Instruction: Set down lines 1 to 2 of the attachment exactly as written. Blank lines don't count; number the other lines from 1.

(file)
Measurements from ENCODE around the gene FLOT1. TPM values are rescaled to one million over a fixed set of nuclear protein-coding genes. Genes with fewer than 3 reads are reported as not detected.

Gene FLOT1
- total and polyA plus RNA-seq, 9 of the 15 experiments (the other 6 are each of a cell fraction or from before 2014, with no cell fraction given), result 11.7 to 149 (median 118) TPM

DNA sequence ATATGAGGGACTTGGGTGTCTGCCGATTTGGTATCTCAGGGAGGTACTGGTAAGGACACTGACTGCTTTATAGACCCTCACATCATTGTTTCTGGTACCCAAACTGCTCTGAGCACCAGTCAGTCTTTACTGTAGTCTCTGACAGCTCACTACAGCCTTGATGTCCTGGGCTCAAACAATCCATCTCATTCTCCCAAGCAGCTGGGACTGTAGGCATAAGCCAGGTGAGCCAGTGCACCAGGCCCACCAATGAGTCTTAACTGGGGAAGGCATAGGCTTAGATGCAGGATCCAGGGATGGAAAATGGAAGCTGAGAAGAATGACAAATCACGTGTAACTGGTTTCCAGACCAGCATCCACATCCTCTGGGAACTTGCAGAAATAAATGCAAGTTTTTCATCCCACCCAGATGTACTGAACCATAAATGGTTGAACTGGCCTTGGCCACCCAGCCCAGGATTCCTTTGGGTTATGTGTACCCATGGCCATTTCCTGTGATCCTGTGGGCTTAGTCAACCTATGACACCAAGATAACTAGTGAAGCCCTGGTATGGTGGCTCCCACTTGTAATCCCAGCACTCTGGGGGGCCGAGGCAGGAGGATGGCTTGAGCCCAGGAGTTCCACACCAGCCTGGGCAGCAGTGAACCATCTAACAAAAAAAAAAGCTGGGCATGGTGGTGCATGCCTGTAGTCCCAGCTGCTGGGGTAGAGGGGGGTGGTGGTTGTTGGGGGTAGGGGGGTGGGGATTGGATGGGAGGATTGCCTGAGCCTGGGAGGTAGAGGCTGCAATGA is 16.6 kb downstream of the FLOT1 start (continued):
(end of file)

Measurements from ENCODE around the gene FLOT1. TPM values are rescaled to one million over a fixed set of nuclear protein-coding genes. Genes with fewer than 3 reads are reported as not detected.

Gene FLOT1